History: October 27

October 27

0097 To placate the Praetorians of Germany, Nerva of Rome adopts Trajan, the Spanish-born governor of lower Germany.

1449 Death: Ulugh Beg, USSR astronomer, at 56.

1492 Christopher Columbus discovers Cuba and claims the island for Spain.

1505 Death: Ivan III, Tsar of Russia. Known as Ivan the Great, he became tsar in 1462, strengthened the authority of the monarchy and laid the foundations for a centralized state.

1553 Michael Servetus, a Spanish physician who had discovered the pulmonary circulation of the blood, is convicted for promulgating anti-Trinitarianism as well as condemned for heresy and blasphemy. He is burned at the stake this day in Geneva at 42.

1612 A Polish army that had invaded Russia capitulates to Prince Dimitri Pojarski and his Cossacks.

1644 The battle of Newbury takes place when 9,000 Royalists under English King Charles I hold out against the Parliamentary army of 17,500.

1659 William Robinson and Marmaduke Stevenson become the first Quakers to be executed in America.

1662 Charles II of England sells Dunkirk to France for 2.5 million livres.

1728 Birth: James Cook, in Marton, Yorkshire, captain, explorer.  "He commanded three voyages of discovery for Great Britain, and sailed around the world twice. Captain Cook's voyages lead to the establishment of colonies throughout the Pacific by several European countries. He is considered one of the world's greatest explorers.Cook was an apprentice to a shipping company at age 18, and joined the British Navy at 27 in 1755. In 1768, the Navy appointed him leader of a scientific expedition to Tahiti to observe a solar eclipse by Venus (James Cook and the Transit of Venus). He also had secret orders to seek a southern continent geographers long believed kept the world in balance. He set out on his first voyage round the world..."

1771 Landing at Philadelphia, pioneer bishop Francis Asbury, 26, first arrives in America. He had been sent from England by John Wesley to oversee Methodism in the American colonies, and will stay all of his remaining 45 years, till his death in 1816.

1787 The first of the 85 Federalist Papers is published in a New York City newspaper.

1795 Pinckney's Treaty between Spain and the United States is signed. It establishes the former southern boundary of the United States at the 31st parallel and gives Americans the right to send goods down the Mississippi without paying duty to Spain.

1806 Following his victory at the battle of Jena, Napoleon enters a defeated Berlin.

1807 The Treaty of Fontainebleau is signed by Napoleon and Charles IV of Spain which provides for the division of Portugal into three parts.

1809 After settlers there had rebelled against Spanish authority, President James Madison orders the annexation of the western part of West Florida.

1844 Birth: Klas Arnoldson, in Sweden, politician, pacifist (Nobel 1908).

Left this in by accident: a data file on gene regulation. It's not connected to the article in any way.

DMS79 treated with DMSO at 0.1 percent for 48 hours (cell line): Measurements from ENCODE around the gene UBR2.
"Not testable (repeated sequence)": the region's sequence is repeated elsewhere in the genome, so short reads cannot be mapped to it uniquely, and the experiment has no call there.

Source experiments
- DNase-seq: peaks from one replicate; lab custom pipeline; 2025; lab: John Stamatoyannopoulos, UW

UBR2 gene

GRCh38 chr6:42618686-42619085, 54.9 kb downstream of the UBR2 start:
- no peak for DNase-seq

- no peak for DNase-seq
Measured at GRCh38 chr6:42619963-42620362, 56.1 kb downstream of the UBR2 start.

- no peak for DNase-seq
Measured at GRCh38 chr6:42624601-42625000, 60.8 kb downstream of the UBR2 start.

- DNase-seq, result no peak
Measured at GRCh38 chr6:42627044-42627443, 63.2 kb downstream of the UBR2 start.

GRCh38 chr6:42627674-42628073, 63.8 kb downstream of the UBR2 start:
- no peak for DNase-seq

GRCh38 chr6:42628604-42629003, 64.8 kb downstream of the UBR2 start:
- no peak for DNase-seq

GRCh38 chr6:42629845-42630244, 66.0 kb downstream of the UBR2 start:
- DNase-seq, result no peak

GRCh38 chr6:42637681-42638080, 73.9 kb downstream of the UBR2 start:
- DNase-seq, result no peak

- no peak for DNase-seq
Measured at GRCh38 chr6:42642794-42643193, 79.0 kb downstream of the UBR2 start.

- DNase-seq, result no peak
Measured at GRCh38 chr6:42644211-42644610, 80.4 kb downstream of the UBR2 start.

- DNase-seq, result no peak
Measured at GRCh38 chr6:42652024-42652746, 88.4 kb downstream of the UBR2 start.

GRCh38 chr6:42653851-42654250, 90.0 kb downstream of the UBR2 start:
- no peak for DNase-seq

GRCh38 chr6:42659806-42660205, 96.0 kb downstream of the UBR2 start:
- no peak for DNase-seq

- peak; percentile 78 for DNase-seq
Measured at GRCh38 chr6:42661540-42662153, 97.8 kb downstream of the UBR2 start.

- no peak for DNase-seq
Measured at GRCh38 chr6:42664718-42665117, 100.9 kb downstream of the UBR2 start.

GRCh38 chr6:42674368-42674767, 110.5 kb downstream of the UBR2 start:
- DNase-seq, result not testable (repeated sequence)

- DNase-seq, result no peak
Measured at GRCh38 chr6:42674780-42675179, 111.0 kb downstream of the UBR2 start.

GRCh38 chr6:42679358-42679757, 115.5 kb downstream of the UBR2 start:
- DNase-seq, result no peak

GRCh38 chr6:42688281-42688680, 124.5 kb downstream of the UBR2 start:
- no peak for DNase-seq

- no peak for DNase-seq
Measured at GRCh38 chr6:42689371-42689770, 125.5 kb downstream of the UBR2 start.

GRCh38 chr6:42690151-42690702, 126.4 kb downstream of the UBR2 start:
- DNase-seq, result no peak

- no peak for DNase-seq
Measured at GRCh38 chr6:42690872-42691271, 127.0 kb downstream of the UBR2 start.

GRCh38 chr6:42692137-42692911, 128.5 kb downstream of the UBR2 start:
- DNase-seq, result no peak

1858 Birth: Theodore Roosevelt, 26th president of the USA.

1862 US Civil War: A Confederate force is routed at the Battle of Georgia Landing, near Bayou Lafourche in Louisiana.

1870 The French fortress of Metz surrenders to the Prussian Army.

1871 The diamond fields of Kimberley in South Africa are annexed by Britain.

1871 Boss Tweed (William Macy Tweed), Democratic leader of Tammany Hall, is arrested after a New York Times series exposes his corruption.

1873 Farmer Joseph F. Glidden applies for a patent on barbed wire. Glidden will eventually receive five patents and is generally considered the inventor of barbed wire.

1880 Theodore Roosevelt marries Alice Lee, on his 22nd birthday.

1896 The first Pali Road is completed in Hawaii.

1901 The first known use of a 'getaway car' occurs in Paris when three thieves drive off after holding up a jewelry shop.

1904 The first subway cars are placed in operation, forming the IRT (Interborough Rapid Transit), of the New York City subway system. The cars operate between the Brooklyn Bridge and Broadway; from City Hall to W. 145th Street. This is the first underwater, underground rail system in the world. The subway/bus fare is set at one nickel.

1914 WW1: The British battleship Audacious sinks after striking a German submarine-laid mine off the Irish coast.

1917 WW1: The first American soldier fires a shot in World War I. (Schlesinger I)

1917 20,000 women march in a suffrage parade in New York. As the largest state and the first on the East Coast to do so, New York has an important effect on the movement to grant all women the vote in all elections.

1918 WW1: German Kaiser Wilhelm II accepts the resignation of General Erich Ludendorff after the failure of his offensive on the Western Front.

1920 Allied Ambassadors confirm a decree creating the Free City of Gdansk (Danzig).

1922 In Italy, liberal Luigi Facta's cabinet resigns after threats from Mussolini that 'either the government will be given to us or we will seize it by marching on Rome'. Mussolini calls for a general mobilization of all Fascists. Ethiopian Emperor Haile Selassie, whose country had been invaded by Italy, warns the League of Nations of the dangers of appeasement.

1923 Birth: Roy Lichtenstein, sculptor, pop art painter, painted comic book panels.

1926 Birth: H. R. Haldeman, former White House Chief of Staff-Watergate figure.

1933 The French government cancels orders issued by local municipal authorities to expel German Jewish refugees.

1934 An assassination plot against Mussolini is exposed in Italy.